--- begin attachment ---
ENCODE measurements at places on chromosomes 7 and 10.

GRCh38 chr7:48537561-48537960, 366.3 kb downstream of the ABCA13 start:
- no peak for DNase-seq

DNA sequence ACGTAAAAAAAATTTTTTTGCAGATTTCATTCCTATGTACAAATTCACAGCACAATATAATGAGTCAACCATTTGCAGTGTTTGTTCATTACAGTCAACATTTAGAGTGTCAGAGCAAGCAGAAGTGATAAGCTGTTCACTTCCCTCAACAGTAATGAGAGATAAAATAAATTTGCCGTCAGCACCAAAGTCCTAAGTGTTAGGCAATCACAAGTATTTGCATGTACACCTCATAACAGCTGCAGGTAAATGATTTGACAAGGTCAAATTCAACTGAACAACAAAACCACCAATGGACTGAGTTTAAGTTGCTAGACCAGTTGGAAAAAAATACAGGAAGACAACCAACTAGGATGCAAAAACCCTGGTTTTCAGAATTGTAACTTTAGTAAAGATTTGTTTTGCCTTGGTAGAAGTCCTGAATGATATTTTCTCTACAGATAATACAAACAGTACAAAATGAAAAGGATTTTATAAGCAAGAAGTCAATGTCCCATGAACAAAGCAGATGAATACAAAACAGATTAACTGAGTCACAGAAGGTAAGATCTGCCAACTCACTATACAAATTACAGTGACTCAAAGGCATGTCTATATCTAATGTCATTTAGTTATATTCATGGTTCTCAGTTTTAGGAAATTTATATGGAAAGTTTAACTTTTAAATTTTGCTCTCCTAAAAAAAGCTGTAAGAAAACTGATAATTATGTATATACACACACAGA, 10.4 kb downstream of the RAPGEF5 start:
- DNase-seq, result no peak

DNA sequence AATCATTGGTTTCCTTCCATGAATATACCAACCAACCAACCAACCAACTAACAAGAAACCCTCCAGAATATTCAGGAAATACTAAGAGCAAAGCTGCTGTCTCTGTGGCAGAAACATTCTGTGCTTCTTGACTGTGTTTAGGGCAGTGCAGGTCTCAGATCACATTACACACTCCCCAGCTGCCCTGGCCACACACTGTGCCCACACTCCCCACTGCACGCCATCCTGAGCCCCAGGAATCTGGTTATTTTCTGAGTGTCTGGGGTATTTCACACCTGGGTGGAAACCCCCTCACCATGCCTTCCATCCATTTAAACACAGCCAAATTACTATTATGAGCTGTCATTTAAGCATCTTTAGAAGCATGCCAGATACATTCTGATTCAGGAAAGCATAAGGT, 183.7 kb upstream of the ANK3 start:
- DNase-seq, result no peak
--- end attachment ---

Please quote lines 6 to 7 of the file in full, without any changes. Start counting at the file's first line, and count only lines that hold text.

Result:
DNA sequence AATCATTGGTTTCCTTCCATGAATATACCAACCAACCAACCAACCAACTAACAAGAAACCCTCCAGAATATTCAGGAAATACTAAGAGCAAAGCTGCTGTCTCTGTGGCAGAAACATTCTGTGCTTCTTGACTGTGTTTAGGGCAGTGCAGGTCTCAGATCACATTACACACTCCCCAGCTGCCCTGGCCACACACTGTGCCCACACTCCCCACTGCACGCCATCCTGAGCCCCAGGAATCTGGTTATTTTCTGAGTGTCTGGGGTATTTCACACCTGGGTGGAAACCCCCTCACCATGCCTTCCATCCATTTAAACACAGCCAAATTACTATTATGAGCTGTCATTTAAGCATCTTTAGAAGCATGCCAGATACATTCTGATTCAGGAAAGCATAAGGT, 183.7 kb upstream of the ANK3 start:
- DNase-seq, result no peak